For the human subjects, the t-test values are as follows:

Post-hoc Tests

t-test values

0mg vs 5mg

8.59631E-07

0mg vs 10mg

9.94377E-06

0mg vs 15mg

1.39436E-08

5mg vs 10mg

3.01859E-05

5mg vs 15mg

1.57101E-08

10mg vs 15mg

6.4824E-08

A Bonferroni corrected p-value to achieve significance of 0.0083333 was used in the post-hoc testing to counteract the problem of multiple comparisions.

Experiment 2:Rat Study

For out t-test, we found a value of 0.8674035.

Analysis

Experiment 1: Human Study

In humans, the lipopolysaccharide was able to increase the amount of inflammatory proteins. There was statistically significant evidence that there would be an increase in Inflammotin between each dosage (0mg-5mg, 0mg-10mg, 0mg-15mg, 5-10mg, 5-15mg, and 10-15mg). In order to determine significance, an ANOVA test was used to determine if further analysis between groups was needed. Our ANOVA had a p value of 1.4*10^-16. Since this p value is less tha 0.05, we were able to run a post-hoc test which used a Bonferroni Correction. After performing the individual t-tests all the p-values were < .00833 meaning we have significance statistical evidence that the LPS was effective.

Experiment 2: Rat Study

In rats, the lipopolysaccharide was not able to increase the amount of inflammatory proteins. By running a t test, we found a p value of 0.8674. There was no statistically significant evidence to support the hypothesis that this inflammation inducing agent can increase the number of Inflammotin since the p-value from the t-test was greater than .05.

Summary/Discussion

The group designed and conducted an experiment to determine if an inflammation inducing agent can increase inflammotin protein levels. The test subjects include a group of elderly people and a group of rats.

On the first experiment (human study), the dosage of LPS in mg was increased by increments of five (0 mg, 5 mg, 10 mg, and 15 mg). The graph of the results depicts that there is a significant difference in the effect of LPS on inflammatory protein (inflammotin) for elderly people. There was a slight increase of inflammotin protein levels when the LPS dosage is 5 mg and 10 mg. But when the LPS dosage was increased from 10 mg to 15 mg, the amount of inflammotin protein levels in the blood increase significantly. In brief, when the dosage of LPS being administered to humans is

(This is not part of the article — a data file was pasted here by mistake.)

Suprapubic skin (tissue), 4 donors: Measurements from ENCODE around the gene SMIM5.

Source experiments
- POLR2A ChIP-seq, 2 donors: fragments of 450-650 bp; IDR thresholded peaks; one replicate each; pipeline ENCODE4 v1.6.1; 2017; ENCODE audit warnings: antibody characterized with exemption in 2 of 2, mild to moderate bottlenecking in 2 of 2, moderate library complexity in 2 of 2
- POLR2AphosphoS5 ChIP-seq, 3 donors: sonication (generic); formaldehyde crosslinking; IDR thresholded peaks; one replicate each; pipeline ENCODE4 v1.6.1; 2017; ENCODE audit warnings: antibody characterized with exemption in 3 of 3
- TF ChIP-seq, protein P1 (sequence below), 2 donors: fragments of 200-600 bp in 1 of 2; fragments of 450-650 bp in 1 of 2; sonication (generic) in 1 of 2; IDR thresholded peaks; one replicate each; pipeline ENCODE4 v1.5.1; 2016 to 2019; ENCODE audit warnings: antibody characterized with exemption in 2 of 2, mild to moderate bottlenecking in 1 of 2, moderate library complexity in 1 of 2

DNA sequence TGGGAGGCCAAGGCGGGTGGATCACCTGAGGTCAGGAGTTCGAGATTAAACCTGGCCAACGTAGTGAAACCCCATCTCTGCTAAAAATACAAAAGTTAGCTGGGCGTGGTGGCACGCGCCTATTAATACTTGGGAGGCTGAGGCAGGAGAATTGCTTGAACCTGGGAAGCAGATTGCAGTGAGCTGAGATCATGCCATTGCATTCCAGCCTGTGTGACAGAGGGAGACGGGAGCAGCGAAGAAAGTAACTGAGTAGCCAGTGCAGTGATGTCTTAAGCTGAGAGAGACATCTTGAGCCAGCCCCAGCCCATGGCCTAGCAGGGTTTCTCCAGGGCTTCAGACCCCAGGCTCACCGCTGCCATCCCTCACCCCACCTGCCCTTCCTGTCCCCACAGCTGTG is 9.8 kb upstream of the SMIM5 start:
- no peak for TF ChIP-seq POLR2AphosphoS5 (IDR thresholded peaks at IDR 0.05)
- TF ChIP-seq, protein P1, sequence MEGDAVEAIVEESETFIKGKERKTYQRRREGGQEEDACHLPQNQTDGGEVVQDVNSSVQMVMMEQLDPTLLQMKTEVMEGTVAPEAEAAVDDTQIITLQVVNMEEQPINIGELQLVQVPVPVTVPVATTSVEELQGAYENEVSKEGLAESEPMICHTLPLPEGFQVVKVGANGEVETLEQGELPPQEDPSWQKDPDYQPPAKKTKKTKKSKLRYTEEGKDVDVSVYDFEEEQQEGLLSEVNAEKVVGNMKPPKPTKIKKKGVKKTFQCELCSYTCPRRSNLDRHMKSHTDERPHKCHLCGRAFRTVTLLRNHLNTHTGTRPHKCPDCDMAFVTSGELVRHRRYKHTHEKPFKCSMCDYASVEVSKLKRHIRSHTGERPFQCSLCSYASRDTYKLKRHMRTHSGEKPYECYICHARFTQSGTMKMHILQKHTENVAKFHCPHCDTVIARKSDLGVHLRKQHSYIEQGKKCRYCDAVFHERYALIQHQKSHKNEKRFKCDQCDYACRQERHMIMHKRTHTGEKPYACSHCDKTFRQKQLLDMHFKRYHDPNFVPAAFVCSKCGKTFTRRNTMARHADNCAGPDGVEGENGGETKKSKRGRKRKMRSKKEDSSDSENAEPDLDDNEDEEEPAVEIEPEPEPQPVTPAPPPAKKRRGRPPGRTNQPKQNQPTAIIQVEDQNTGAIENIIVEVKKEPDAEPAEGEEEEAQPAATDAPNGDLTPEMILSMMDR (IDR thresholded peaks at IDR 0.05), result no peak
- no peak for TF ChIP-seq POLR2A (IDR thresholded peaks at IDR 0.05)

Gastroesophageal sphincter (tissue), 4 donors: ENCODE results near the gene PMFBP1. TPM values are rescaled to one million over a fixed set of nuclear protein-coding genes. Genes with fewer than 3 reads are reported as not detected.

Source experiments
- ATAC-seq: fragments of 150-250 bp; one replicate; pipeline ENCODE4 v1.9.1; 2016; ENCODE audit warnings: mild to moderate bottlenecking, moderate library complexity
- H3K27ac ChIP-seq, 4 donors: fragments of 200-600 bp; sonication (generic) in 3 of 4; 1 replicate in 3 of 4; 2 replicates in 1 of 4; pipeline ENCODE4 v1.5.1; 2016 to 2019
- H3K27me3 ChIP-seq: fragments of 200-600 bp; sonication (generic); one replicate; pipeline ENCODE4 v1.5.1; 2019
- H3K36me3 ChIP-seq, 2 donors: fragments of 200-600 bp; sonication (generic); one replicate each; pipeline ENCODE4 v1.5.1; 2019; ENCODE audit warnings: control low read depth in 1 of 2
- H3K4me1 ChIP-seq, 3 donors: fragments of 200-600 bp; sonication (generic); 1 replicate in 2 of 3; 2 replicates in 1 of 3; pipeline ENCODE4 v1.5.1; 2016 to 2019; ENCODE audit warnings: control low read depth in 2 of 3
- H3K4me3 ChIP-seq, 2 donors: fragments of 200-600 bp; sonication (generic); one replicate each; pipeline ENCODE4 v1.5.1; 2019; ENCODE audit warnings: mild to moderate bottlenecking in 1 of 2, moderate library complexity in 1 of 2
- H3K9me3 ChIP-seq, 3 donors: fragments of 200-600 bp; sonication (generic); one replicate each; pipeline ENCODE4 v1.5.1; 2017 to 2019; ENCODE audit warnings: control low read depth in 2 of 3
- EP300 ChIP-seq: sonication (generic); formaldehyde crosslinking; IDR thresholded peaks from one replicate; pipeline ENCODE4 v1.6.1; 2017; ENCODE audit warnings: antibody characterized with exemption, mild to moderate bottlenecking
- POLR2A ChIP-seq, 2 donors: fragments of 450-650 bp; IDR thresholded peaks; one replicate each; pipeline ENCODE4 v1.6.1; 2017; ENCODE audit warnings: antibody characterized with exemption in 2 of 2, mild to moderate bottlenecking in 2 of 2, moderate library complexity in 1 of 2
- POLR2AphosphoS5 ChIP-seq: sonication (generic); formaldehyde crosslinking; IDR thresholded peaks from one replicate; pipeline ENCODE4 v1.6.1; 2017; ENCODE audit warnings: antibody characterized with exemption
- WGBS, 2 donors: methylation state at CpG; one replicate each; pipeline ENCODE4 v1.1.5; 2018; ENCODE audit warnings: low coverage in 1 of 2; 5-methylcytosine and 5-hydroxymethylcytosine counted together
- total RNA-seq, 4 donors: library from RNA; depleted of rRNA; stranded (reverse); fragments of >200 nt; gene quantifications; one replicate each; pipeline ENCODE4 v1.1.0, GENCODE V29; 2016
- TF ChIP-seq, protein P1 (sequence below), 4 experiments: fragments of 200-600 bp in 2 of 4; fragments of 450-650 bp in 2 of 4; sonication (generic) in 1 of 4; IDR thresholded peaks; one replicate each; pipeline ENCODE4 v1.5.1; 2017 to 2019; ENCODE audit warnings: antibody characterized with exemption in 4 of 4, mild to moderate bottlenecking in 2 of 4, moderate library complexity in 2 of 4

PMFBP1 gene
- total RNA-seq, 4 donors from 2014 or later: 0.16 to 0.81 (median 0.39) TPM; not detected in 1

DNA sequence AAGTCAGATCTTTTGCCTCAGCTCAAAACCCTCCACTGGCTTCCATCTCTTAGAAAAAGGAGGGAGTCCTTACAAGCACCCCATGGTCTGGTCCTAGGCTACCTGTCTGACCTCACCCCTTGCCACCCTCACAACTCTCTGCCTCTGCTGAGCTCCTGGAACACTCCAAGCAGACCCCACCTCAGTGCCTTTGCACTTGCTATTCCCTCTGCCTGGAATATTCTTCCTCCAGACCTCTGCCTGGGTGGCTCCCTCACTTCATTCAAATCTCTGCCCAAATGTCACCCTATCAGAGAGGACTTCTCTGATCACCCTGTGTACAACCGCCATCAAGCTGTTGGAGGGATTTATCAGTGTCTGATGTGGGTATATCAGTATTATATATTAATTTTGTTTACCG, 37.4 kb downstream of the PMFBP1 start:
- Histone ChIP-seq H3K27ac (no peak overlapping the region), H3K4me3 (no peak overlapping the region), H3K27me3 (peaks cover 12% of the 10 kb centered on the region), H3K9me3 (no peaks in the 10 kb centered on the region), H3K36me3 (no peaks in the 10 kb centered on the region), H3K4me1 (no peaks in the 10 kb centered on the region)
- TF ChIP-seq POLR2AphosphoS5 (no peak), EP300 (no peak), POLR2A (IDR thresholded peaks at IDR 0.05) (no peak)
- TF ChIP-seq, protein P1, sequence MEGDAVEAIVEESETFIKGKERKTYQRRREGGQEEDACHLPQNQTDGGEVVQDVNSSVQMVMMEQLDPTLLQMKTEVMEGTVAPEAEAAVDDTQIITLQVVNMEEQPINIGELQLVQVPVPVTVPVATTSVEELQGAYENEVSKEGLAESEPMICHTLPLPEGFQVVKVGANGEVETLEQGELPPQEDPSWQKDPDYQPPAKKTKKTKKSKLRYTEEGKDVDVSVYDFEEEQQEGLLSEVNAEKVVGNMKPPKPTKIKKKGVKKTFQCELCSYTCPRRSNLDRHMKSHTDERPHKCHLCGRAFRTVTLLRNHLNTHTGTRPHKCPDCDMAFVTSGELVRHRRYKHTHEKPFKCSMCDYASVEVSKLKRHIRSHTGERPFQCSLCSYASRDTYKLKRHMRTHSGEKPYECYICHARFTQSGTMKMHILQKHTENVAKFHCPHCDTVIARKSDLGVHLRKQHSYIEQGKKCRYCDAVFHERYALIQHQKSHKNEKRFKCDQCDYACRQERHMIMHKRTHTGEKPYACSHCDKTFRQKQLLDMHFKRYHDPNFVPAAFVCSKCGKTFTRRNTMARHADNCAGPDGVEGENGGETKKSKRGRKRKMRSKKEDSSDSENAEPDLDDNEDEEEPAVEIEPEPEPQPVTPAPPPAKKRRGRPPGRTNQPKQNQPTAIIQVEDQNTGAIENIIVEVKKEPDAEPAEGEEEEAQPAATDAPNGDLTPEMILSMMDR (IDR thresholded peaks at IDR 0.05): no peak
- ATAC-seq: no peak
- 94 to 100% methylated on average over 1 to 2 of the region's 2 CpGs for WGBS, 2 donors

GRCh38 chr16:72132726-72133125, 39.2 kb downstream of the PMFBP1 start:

increased the inflammotin protein levels also increase. On the second experiment (rat study), the dosage of LPS in mg was increased by increments of ten (0 mg and 10 mg). However, the graph of the results suggests that there is no significantly statistical evidence of the effect of LPS on inflammotin levels on rats. That is, the amount of inflammotin protein levels in the rats changed slightly/remained constant even when the dosage of LPS given increased from 0 mg to 10 mg.

The group used ANOVA to analyze and determine if the differences between the group of human subjects were significant. The ANOVA produced a p-value that is <0.05, which means that the differences between the group of human subjects were significant. Subsequently,six post-hoc tests were conducted to determine if there is significant difference between the human group individually; all post-hoc t-tests resulted in a p-value that is way <0.05 (i.e. <.00833). Therefore, the group concluded that there is statistical evidence that the LPS treatment was effective on humans.
In addition, the group performed a t-test on the rat subjects to determine if there is any significant difference between the two groups of rat subjects. The t-test produced a p-value that is >0.05 (i.e. 0.8674035), which reveals that there is no significant difference between the two groups of rat subjects and there is no statistical evidence that the LPS treatment was effective on rats.

Since the statistical analysis showed no significance in rats, it should not be used to treat inflammotin. Perhaps retesting using a larger group would show a different result.